Stick-on magnifying lenses give clarity to middle-age mine workers

Employers increasingly have to grapple with the challenges of an ageing workforce and mining is no exception.

As the workers get older, employers have to adapt to their changing physical and medical conditions.

Presbyopia is an age-related eye condition, where the sufferer’s ability to focus on nearby objects progressively deteriorates over time.

Presbyopia affects the vast majority of adults as they enter middle-age and the first symptoms are typically encountered after the age of 40.

The condition can be caused by the diminishing elasticity of the crystalline lens, changes to the lens curvature or the weakening of the muscles that are attached to the lens.

The sufferers of this affliction can manage it with prescription glasses.

However, because these glasses are normally only certified to withstand low impacts, the staff would also have to wear safety eyewear to protect against medium impact hazards.

According to Ron Greenwood, the managing director of OPTX Australasia, this is legal, but only if the safety glasses are not comprised in any way.

"However, there is no way you can test if every pair of safety glasses comply with every single pair of standard frames on the market," he told Australian Mining.

"As well as this, wearing both pieces of eyewear is uncomfortable and can cause fogging, restricted vision and restricted movements."

The Australian Standard AS/NZS 1337.6 was introduced in 2007, requiring that prescription safety glasses comply with medium impact requirements.

This meant that glass lenses could no longer be worn with safety goggles and the frames had to meet certain conditions.

Greenwood said that many workplaces have been reluctant to provide their employees with the correct eyewear since then.

"Even when they did, the employees would often want to use them as their only pair of glasses and wear them after hours," he said.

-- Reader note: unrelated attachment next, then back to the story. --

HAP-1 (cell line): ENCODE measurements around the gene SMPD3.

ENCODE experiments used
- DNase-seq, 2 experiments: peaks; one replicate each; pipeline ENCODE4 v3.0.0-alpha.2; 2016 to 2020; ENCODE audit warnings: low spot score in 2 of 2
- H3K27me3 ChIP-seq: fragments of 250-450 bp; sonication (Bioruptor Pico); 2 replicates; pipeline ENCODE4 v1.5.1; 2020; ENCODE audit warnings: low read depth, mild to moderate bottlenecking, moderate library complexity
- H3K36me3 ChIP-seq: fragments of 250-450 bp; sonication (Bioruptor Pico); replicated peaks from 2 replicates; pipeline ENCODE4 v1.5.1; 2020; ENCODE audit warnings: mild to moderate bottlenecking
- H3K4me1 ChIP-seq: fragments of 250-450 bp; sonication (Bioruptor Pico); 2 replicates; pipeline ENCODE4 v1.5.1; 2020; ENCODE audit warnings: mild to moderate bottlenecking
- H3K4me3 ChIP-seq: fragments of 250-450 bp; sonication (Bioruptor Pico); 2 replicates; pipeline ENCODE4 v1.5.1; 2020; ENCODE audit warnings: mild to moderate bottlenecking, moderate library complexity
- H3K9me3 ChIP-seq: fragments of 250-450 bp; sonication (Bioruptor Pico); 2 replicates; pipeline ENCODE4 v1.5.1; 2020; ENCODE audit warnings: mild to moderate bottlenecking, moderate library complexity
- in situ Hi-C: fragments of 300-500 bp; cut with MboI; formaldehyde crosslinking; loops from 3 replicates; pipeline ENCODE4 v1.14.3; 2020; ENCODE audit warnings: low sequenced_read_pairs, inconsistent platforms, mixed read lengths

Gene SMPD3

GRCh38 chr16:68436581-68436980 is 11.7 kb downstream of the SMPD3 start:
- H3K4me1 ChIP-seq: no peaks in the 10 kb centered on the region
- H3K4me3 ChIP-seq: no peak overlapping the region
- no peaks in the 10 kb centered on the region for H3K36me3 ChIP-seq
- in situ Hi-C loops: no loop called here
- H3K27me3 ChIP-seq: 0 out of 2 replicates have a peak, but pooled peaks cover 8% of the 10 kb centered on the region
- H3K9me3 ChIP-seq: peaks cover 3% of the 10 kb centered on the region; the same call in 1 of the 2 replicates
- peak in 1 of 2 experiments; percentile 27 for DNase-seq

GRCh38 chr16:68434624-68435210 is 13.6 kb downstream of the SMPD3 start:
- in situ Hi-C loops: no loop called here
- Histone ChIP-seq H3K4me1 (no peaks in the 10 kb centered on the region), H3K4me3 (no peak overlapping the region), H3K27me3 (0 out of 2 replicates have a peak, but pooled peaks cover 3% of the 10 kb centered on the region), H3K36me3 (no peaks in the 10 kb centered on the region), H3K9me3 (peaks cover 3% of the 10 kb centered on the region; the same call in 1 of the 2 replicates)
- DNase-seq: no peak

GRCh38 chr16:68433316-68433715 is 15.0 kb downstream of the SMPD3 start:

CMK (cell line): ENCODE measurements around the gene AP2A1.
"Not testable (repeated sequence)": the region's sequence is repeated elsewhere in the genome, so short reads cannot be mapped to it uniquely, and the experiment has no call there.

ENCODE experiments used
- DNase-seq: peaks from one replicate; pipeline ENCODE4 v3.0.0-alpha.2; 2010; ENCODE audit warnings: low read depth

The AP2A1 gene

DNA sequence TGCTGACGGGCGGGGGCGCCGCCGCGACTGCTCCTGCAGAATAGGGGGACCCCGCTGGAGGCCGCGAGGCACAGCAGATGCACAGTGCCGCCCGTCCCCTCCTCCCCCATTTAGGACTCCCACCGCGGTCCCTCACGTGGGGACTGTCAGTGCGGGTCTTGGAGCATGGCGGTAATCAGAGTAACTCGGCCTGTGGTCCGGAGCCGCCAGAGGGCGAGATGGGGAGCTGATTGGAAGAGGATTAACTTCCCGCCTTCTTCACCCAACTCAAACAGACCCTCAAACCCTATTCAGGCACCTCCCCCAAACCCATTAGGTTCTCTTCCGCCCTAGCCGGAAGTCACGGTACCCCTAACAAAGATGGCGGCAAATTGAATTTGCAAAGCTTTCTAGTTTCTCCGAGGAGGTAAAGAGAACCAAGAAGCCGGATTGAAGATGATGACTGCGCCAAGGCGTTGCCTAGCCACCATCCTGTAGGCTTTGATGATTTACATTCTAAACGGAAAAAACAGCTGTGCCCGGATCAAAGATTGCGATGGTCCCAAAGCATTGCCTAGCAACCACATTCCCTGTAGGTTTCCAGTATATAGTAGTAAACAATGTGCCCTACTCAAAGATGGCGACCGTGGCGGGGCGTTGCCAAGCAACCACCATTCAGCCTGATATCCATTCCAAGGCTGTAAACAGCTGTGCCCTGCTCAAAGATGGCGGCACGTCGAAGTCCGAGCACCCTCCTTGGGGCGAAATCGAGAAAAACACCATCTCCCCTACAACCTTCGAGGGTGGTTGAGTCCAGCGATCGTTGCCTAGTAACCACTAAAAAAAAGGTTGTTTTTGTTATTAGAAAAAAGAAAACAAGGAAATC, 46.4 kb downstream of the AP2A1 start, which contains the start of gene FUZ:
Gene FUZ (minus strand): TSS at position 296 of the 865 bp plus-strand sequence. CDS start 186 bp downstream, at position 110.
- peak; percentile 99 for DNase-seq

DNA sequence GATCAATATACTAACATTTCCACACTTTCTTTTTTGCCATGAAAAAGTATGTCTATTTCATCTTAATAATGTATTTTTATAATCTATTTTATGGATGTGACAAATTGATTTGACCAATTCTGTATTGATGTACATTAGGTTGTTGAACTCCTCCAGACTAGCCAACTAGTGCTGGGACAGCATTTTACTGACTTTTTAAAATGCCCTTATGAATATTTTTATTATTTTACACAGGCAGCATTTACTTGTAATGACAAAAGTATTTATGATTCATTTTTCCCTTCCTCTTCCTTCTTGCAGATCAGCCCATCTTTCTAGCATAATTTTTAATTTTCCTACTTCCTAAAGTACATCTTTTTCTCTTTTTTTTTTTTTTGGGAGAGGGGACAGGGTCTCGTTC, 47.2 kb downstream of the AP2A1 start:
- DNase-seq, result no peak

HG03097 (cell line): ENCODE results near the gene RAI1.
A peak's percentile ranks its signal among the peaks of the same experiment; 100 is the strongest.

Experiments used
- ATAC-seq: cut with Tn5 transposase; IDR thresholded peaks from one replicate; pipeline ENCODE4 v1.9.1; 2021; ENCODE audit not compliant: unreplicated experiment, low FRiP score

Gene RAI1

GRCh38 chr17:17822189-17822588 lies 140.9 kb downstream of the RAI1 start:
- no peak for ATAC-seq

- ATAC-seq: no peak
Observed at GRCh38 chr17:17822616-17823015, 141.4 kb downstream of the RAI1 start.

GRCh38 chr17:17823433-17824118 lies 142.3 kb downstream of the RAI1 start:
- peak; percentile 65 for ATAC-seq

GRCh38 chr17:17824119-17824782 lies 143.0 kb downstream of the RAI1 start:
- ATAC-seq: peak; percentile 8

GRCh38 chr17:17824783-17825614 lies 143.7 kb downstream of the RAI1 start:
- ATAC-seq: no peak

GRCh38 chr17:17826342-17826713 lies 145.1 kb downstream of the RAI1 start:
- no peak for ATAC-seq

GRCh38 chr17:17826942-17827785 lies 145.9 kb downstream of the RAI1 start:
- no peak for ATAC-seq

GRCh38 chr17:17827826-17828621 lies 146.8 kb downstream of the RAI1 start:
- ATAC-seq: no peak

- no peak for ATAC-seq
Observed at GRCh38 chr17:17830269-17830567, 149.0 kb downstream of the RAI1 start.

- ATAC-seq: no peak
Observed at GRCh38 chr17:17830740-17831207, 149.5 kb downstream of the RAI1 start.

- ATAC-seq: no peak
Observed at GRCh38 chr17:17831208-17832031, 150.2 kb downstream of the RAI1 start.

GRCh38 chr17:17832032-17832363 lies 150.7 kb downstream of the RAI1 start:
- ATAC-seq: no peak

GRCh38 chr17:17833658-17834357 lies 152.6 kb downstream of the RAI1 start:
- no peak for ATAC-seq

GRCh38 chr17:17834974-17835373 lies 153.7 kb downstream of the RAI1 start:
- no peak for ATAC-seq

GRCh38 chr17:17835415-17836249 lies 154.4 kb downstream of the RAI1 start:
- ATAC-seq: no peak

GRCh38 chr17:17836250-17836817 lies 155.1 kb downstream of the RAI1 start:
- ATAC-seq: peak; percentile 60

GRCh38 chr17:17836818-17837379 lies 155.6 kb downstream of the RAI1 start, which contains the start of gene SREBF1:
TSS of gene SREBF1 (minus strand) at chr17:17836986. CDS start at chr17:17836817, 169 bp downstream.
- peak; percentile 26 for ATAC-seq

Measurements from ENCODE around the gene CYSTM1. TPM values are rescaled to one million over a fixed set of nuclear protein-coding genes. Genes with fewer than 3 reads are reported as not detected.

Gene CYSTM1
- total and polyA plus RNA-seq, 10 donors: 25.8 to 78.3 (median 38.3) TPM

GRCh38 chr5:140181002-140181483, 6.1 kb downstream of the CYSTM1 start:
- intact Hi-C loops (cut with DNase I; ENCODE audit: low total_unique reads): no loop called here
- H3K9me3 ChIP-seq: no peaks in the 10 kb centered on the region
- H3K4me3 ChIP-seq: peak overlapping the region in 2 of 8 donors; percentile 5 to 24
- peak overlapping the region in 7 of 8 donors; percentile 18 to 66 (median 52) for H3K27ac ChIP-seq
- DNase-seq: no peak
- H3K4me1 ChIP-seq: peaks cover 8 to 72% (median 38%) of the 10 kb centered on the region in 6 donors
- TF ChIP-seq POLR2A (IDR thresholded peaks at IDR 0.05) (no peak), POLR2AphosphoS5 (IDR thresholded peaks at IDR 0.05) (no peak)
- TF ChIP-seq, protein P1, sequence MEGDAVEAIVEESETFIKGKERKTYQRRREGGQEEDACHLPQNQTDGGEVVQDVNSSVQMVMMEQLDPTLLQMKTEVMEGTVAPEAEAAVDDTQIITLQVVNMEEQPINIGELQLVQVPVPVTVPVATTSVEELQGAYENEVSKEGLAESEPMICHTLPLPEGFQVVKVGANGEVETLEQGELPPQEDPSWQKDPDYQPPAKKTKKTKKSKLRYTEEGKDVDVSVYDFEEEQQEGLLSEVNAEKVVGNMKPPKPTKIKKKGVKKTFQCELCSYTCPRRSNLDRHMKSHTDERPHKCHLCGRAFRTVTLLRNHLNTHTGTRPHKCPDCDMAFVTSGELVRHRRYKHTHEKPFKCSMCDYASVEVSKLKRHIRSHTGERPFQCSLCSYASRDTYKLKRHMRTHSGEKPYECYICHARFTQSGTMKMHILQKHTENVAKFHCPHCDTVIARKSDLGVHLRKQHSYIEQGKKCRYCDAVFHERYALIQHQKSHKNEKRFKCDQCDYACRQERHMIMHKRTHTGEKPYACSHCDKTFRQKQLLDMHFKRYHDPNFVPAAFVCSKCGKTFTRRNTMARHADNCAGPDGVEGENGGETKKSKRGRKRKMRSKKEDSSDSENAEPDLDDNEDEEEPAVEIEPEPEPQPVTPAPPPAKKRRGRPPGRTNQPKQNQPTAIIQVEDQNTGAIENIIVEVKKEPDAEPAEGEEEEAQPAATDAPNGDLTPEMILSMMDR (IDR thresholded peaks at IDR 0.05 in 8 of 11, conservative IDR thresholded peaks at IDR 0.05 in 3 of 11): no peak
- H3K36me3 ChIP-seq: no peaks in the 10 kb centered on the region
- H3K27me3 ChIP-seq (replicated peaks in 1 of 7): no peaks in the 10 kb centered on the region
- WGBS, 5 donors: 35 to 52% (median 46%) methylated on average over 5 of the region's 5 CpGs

"Because the glasses are not very fashionable, the workers have been known to remove side shields from the frames.

"Of course, this then means they are non-compliant."

The Western Australian Department of Labour Relations issued a policy statement in February this year, confirming that employers had a duty of care to supply the glasses.

"This policy has now set a legal precedent for the employer to bear the cost of the prescription glasses," he said.

"These glasses can cost between $300 and $600 per worker, which is a expense that is rarely budgeted for in projects where workers come and go."

However, Greenwood said that the OPTX 20/20 HydroTac stick-on magnetic lenses could provide a more affordable solution for the industry.

"The lenses are made from a soft plastic material, which can be stuck to the inside of any pair of safety glasses with a drop of water," he said.

"This means that workers with presbyopia will be able to see over short distances, but will also be protected from debris and dusty environments."

Furthermore, if a pair of safety glasses is broken, the employer can easily replace them by putting the lenses in a spare pair.

"A replacement pair of prescription safety glasses can take up to two weeks to arrive on site," Greenwood said.

"While the employees have no glasses, they are unfit to work and are sitting idle until the replacement arrives.

"The stick-on lenses can avoid this problem altogether."

According to Greenwood, many middle-age workers are often in denial about their deteriorating vision.

"Losing your vision and getting glasses is just another milestone in the ageing process, so many are reluctant to get tested," he said.

"Employers rarely take the initiative and offer on-site eye testing for their workers, other than those in pre-employment medical exams, regardless of age.

"They should be sending their employees out for eye tests every two years once they reach 40."

The stick-on magnifying lens will be displayed at The WA Safety Show, which will run from 24 to 26 August at the Perth Convention Exhibition Centre this year.

Greenwood hopes to use the conference to correct some misconceptions about the use of protective eyewear and prescription eyewear in industrial environments.